Cannes Carnage 2014
So the crimson hued carpet has been rolled up for another year, I can’t say I’ve been following events with a forensic French-trained eye, but I do always make some time for some postcoital analysis of the films to watch and the breakthrough texts which demand further investigation. The best write-up I’ve downloaded is the always reliable Jonathan Romney which has a couple of amusing moments, and his championing of one film has got me specifically excited for a movie I’d heard nothing about and which as far as I can see has received relatively little coverage elsewhere – now that’s the work of a skilled critic. I think I’ll give Grace Of Monaco a miss considering the total annihilation the film has received, I do like to make my own mind up as you’ll see from my list below but what little I’ve read illustrates that worst of combinations – a ‘bad-bad’ movie as opposed to a ‘so bad its good’ movie. If that makes sense. Finally, just to be a philistine and non-patriotic Judas I couldn’t care less about Mike Leigh’s Mr. Turner, all his bloody films look like BBC dramas anyway although I am passingly fond of the artist on which the film is based, I’m also struggling to find much of substance of John Boorman’s Queen & Country which seems to have had a uneventful unveiling. So here then is a very short list of the films I’ll be seeking out here in the UK over the coming months, distribution permitting;
Winter Sleep – I think you should always make an effort to see the Palme d’Or winner from a cineaste perspective, although I must admit that the prospect of a three and a quarter hour Nuri Bilge Ceylon movie – a director with whom I’ve never particularly connected – doesn’t exactly inspire me with hope. Still, we shall overcome, I’ll also keep an eye out for the Godard which sounds like quite the hallucinatory cinematic experience…
Lost River – Ryan Gosling’s directorial debut has been widely slated but I must admit my interest is still piqued, although that trailer is not at all promising. At the very least the work of the increasingly brilliant cinematographer Benoît Debieis should be worth the price of admission alone, call me an shallow, image obsessed ingrate if you like but any film shot by the same guy behind Spring Breakers and Enter The Void is worth a look in my book….
Captives – As a huge fan of Atom Egoyan’s The Sweet Hereafter any film which is being compared to his finest hour strikes me as essential viewing, even if the subject matter sounds somewhat distasteful. The time fractured narrative should cause some mental gymnastics but I’m up for the challenge, a intellectual equivalent of maintaining constriction in the frosty light of a bleak and numbing winter if that trailers anything to go by…..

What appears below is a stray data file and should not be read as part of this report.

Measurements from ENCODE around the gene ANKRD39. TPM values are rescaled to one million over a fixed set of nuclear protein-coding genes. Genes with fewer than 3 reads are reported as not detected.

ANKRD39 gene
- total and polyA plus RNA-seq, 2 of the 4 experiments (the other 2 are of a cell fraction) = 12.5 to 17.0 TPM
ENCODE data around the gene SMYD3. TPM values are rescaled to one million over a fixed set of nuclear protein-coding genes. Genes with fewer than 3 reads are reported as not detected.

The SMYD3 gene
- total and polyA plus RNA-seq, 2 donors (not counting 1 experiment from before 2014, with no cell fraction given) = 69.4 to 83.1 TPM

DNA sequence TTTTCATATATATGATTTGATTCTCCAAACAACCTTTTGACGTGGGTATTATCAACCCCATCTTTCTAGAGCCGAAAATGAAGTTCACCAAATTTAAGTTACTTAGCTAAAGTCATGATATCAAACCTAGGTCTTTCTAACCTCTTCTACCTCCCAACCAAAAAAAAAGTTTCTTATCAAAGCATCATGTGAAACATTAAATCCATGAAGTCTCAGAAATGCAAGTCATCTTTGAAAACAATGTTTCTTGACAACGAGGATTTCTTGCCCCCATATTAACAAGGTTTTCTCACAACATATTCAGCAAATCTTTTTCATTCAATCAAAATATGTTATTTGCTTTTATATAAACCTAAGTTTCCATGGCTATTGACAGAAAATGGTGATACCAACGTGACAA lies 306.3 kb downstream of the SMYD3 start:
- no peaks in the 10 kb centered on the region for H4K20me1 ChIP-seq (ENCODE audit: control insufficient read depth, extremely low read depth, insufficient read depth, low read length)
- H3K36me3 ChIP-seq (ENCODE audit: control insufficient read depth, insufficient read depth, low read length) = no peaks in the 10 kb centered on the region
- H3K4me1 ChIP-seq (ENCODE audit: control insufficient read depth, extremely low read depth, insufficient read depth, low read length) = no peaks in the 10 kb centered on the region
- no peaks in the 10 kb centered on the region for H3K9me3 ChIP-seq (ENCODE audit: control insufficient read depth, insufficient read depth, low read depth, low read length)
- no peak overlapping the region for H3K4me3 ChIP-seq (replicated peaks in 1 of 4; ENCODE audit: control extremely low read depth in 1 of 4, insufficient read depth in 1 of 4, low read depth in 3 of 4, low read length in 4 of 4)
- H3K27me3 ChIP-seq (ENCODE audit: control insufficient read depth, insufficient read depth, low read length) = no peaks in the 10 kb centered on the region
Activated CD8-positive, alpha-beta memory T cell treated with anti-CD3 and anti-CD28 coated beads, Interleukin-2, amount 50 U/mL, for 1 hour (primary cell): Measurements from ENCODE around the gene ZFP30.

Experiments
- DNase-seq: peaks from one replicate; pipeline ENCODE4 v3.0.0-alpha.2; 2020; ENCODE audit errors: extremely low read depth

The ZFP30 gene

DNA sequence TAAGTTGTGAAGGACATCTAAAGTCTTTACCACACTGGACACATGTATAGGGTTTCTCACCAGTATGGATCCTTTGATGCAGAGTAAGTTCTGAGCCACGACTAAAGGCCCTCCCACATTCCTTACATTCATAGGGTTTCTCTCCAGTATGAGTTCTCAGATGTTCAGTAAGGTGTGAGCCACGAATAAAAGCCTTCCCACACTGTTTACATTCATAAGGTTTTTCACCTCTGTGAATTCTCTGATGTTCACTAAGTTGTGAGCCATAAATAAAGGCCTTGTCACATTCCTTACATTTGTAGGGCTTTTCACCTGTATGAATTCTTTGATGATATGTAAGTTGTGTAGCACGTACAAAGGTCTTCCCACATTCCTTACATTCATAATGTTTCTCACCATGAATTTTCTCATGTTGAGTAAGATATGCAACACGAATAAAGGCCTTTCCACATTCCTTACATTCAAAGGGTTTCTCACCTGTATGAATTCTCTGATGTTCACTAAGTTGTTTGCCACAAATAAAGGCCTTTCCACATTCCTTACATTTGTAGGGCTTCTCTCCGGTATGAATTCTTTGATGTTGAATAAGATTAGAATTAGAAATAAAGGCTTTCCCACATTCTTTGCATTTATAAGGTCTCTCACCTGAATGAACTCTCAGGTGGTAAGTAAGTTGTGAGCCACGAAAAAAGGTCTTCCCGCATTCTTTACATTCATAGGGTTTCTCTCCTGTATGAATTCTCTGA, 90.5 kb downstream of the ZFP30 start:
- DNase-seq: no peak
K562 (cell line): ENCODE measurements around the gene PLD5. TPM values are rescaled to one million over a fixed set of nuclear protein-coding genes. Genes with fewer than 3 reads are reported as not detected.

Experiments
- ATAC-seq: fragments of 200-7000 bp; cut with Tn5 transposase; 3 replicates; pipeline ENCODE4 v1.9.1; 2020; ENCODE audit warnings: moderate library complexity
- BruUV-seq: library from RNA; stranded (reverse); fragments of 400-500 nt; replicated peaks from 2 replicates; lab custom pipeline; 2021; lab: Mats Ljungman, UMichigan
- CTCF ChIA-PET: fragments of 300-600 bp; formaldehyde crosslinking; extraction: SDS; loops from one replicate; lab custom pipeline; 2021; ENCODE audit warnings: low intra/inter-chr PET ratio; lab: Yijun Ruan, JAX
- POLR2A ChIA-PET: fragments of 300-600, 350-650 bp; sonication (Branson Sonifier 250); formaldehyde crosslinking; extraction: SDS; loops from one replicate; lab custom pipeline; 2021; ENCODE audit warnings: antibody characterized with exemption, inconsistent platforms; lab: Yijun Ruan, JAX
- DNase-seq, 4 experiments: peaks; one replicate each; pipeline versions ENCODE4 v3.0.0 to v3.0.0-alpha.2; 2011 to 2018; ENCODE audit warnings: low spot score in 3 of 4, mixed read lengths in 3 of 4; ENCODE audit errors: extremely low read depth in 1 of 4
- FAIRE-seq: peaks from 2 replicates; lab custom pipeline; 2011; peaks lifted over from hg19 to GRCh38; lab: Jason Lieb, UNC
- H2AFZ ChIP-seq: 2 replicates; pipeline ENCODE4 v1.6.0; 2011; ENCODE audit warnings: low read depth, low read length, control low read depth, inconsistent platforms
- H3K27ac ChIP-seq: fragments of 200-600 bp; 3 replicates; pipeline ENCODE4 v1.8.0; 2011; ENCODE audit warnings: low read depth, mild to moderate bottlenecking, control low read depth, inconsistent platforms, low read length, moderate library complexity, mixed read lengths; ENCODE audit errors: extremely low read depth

The Tribe – This is the one that Romney has specifically convinced me to see. Shot with non-professional deaf actors in the Ukraine in sign-language without any subtitles this sounds challenging to say the least, I just love the idea of a film without the usual visual aides and props are not available, yet the film is so powerful that it still communicates what by all accounts is an incendiary look at a youth subculture in crisis.
Maps To The Stars – Any new Cronenberg gets splattered onto my hit-list regardless of subject matter, genre or collaborators, this scathing Hollywood satire sounds like it might be in the same exalted league as The Player, The Bad & The Beautiful with maybe the corrosive cruelty of Sunset Boulevard. Among all the gloom, economic depression and political corruption invested across this portfolio something with a little humour, no matter how sour, might be welcome.
Two Days, One Night – I’ve never been thoroughly seduced by the Dardenne Brothers and their post neo-realist pictures, but I must admit the entire premise of their hugely acclaimed has me brimming with excitement. Another terrific performance from Marion Cotillard doesn’t hurt either, and the political allusions to this nausea inducing age of austerity should prove to be social dynamite. The title reminds of the kitchen-sink dramas of the UK of the 1960’s such as Saturday Night & Sunday Morning….
Leviathan – This sounds like a big one, a seriously dense political allegory which wades into deep and complex waters – Russian corruption, political cruelty, the theatrics of the state puppet masters in juicing the system at the expense of the innocent. Certainly a film which one needs to be in the requisite mood to immerse oneself, until then I’m also hiring Andrei Zvyagintsev’s previous film The Banishment as a little aperitif…..
The Rover – And finally a film which has received largely mixed reviews, but those more aligned to genre cinema away from your Film Comment and Sight & Sound’s of the film world have recommended this dystopian ozzie grimfest. Having recently traversed the Mad Max trilogy on Blu I reckon a return to all things dystopian would be a fun trip, and David Michod seems to be one of the more interesting filmmakers to emerge from ‘down-under’ for quite some time. I think this has been picked up for US distribution next month, the UK is due for August…..